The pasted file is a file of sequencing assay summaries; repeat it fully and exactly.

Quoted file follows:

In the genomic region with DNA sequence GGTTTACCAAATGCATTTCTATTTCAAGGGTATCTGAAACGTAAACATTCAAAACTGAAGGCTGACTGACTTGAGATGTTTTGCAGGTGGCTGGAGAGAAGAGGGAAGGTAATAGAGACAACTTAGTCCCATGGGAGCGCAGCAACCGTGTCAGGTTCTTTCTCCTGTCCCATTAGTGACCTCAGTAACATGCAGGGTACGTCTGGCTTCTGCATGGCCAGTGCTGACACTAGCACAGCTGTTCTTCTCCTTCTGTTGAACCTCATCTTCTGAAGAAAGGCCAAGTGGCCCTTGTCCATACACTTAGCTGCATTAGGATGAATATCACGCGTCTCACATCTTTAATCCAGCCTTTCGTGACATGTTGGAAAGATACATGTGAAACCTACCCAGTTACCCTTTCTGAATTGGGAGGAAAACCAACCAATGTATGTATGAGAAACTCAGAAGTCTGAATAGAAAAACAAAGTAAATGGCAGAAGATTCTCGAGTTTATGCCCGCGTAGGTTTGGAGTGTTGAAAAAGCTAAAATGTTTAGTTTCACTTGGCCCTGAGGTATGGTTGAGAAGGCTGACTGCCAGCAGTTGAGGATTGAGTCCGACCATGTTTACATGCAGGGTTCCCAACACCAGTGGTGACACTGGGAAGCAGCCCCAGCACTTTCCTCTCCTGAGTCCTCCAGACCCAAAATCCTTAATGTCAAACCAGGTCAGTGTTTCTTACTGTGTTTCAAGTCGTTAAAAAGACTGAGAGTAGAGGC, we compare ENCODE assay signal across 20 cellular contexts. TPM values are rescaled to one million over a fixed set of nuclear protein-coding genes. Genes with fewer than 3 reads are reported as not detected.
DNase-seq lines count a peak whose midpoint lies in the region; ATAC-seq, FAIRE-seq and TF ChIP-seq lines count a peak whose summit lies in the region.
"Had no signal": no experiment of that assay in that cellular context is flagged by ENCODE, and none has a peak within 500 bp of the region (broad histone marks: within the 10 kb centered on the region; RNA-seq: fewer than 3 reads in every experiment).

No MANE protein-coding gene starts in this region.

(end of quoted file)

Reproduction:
In the genomic region with DNA sequence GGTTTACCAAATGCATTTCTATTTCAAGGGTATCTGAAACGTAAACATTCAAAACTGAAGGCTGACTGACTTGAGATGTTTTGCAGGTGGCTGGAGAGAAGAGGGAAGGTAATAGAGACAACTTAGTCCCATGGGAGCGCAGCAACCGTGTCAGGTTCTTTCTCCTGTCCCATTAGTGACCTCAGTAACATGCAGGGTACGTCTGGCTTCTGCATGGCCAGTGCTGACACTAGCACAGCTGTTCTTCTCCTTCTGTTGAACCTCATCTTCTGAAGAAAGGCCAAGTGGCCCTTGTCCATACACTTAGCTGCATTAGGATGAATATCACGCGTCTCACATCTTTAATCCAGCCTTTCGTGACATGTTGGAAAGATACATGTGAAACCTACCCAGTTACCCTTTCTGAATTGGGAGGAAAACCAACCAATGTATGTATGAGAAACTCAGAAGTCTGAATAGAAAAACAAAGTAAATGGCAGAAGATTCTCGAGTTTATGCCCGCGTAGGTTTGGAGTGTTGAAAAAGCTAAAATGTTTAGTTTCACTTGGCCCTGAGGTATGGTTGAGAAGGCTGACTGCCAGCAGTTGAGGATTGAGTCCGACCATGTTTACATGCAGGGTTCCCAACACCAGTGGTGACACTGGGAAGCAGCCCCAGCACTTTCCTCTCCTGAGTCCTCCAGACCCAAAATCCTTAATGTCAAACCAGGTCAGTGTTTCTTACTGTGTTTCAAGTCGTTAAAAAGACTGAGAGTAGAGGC, we compare ENCODE assay signal across 20 cellular contexts. TPM values are rescaled to one million over a fixed set of nuclear protein-coding genes. Genes with fewer than 3 reads are reported as not detected.
DNase-seq lines count a peak whose midpoint lies in the region; ATAC-seq, FAIRE-seq and TF ChIP-seq lines count a peak whose summit lies in the region.
"Had no signal": no experiment of that assay in that cellular context is flagged by ENCODE, and none has a peak within 500 bp of the region (broad histone marks: within the 10 kb centered on the region; RNA-seq: fewer than 3 reads in every experiment).

No MANE protein-coding gene starts in this region.